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Wednesday, Jul 16, 2014
The plot holes in Marion Parsonnet's script suggest that this film, too, is living dangerously.

Jane (Nancy Coleman) is a beautiful spy for the British war effort. In New York, she’s kidnapped by German agents and lands in the hospital after a car accident gives her temporary amnesia—or does it? Her doctor, Michael Lewis (John Garfield), alternates patronising her and hitting on her when she tries to explain the situation, but soon they’re both prisoners in a mansion with a man (Moroni Olsen) who claims to be her father. Running the scheme is the distinguished psychiatrist Dr. Ingersoll (Raymond Massey), proving Hollywood’s then-popular thesis that you can’t trust head doctors.


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Wednesday, Jul 16, 2014
The questions asked by the behavior in a game are limited in comparison to those asked by choices. They are always about violence.

I’ve spent the last few weeks on PopMatters talking about moral choices and how they can be an effective tool in our understanding of and our engagement with a game. I started by discussing an example of a directed choice, moved on to a more fundamental understanding of why many supposed moral choices in games don’t work, and finally by looking at a different presentation of choices in games like Papers, Please. After publishing all three posts, fellow PopMatters contributor Jorge Albor briefly asked about my focus on consequences regarding moral choices.


It’s true, both the games and my writing highlighted what he called a “consequentialist ethic” whereby the outcome was more important than virtues or values. This has been a bugbear of video games for a long time. How does one get a player to concern themselves with what they are doing instead of what they will get out of it? How does one get that player to not just focus on items or experience, but on story content and so forth? In talking about recentering moral decision making on moral values instead of moral consequences, I want to talk about something that I previously left alone in my discussion: behavior.


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Wednesday, Jul 16, 2014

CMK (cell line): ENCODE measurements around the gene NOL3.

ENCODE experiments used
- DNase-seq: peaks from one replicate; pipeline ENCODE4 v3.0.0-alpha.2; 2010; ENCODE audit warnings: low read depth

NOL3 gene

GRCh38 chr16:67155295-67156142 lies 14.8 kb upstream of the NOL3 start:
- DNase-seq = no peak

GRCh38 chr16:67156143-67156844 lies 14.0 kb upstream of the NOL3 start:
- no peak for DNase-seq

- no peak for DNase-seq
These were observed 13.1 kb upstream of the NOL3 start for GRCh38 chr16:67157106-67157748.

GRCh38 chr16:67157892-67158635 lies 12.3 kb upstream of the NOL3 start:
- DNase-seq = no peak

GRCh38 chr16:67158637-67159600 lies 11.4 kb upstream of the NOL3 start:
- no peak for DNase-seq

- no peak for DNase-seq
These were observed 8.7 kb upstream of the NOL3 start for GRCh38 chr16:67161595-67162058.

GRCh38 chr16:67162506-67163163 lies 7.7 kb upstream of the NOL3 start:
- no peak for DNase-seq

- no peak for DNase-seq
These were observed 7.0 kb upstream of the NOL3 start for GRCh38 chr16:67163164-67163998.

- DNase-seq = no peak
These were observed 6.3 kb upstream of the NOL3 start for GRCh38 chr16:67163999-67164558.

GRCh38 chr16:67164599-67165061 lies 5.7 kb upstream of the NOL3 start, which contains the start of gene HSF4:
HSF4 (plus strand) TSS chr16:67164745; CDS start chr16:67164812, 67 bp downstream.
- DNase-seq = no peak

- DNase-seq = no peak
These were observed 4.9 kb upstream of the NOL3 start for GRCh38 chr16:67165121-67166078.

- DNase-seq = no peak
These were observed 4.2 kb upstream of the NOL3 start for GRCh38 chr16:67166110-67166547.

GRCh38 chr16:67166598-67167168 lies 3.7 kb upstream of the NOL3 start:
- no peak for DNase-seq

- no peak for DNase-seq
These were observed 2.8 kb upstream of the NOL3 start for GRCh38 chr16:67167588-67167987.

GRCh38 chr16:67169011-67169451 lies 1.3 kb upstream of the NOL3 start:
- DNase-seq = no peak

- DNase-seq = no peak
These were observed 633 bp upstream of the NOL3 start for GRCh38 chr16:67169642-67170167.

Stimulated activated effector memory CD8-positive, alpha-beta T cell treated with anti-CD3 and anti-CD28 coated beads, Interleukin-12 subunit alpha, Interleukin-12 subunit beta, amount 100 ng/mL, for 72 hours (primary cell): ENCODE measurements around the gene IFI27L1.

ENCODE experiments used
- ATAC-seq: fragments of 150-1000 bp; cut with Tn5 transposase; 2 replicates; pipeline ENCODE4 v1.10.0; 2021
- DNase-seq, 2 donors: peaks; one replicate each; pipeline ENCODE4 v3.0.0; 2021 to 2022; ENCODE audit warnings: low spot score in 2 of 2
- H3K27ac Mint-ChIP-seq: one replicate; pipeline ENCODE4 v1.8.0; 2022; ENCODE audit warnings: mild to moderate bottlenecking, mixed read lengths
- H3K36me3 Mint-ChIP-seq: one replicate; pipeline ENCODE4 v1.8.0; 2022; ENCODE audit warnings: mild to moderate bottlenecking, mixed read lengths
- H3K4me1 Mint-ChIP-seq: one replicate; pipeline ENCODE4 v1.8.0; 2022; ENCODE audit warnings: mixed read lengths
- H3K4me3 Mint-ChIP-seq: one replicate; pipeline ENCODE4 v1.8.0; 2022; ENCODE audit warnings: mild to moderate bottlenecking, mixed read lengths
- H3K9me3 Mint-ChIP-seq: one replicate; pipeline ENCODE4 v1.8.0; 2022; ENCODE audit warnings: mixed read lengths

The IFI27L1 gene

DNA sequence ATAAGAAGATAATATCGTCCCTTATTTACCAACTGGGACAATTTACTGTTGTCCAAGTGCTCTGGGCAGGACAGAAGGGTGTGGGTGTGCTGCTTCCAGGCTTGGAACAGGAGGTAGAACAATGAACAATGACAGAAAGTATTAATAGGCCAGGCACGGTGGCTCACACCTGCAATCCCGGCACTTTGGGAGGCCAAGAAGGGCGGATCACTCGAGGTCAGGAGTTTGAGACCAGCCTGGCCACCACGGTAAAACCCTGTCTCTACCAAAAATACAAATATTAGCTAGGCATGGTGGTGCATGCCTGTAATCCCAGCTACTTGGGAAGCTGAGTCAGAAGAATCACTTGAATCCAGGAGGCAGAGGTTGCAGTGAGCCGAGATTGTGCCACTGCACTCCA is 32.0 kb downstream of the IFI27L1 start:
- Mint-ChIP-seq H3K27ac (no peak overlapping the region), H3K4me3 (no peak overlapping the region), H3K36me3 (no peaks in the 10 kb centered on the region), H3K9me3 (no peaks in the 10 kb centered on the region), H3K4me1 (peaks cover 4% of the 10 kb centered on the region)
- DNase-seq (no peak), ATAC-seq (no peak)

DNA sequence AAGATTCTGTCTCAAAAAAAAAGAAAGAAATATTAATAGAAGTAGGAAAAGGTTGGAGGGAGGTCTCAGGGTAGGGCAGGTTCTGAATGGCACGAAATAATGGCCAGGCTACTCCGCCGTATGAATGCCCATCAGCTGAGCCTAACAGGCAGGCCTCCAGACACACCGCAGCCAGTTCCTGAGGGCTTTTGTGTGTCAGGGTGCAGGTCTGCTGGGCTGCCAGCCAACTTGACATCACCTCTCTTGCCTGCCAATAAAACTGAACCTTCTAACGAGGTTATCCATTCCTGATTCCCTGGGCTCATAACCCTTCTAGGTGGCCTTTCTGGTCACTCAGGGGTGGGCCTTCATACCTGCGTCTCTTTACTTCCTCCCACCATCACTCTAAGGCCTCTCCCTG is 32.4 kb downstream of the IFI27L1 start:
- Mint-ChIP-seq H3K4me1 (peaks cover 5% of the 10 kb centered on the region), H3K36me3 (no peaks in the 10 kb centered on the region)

Andrew Bird's newest album Things Are Really Great Here, Sort Of... features covers of the Handsome Family that were brought to life at Summerstage.

After Luke Temple, of Here We Go Magic, opened to a crowd that had already reached the venue’s capacity Andrew Bird started off his Summerstage show with three solo offerings before bringing out his backing band. The troupe called The Hands of Glory performed with Bird for the rest of his lengthy set reimagining his originals (draw from nearly a dozen albums) and some covers, mainly those from Bird’s most recent album, Things Are Really Great Here, Sort Of… consisting entirely of songs originally by The Handsome Family. This backing band included regular collaborators Tift Merritt, Kevin O’Donnell and a few others and they gave Bird a country nest from which to perform though there was a couple chances for him to go on one of his more abstract, whistling journeys. A fine performance for the outdoor venue on an evening that remained undisturbed by rain.


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Tuesday, Jul 15, 2014
Check out the scuzzy, raw, and lo-fi new tune by Birmingham, Alabama garage rockers Dirty Lungs, "Dead in a Graveyard."

Anyone who has ever jammed with a couple of friends in a garage or a basement will immediately feel at home upon spinning “Dead in a Graveyard”, the latest tune by the Birmingham, Alabama rock outfit Dirty Lungs. From its shouted, simplistic chorus, to its rough-around-the-edges guitar distortion, and especially its improvisatory-sounding guitar solo, the song has all the hallmarks of a gritty, lo-fi rock tune. It’s no surprise that this quartet has become a staple in the Birmingham music scene; the vitality and energy in Dirty Lungs’ songwriting is palpable, even in the quick burst that is “Dead in a Graveyard”.


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Tuesday, Jul 15, 2014
"The Freshmen" defined them, but their pop songs since were mature and nuanced. With his band's first album in 13 years, Brian Vander Ark tells us what he thinks is the most tear-jerking scene from Frozen and just how long he can sustain a burp ...

Contrary to popular belief, Brian Vander Ark was never much of a rock guy.


Oh sure, he was the guitarist and lead singer for the Verve Pipe, who, in 1996-1997, dominated the airwaves with the inescapable, era-defining modern rock single known as “The Freshmen”, but in truth, Vander Ark was a pop purist at heart. Their 1999 follow-up to their breakthrough album Villains featured memorable pop-rock numbers like “Hero”, but by the time they released 2001’s supremely underrated Underneath, they brought on Fountains of Wayne frontman and noted pop-savant Adam Schlesinger as producer, and were focused on crafting pop songs in the most classical of senses. Their commercial prospects never matched the heights of “The Freshmen”, but while that song somewhat defined the band for some people, their hardcore fans knew that the band was capable of so much more.


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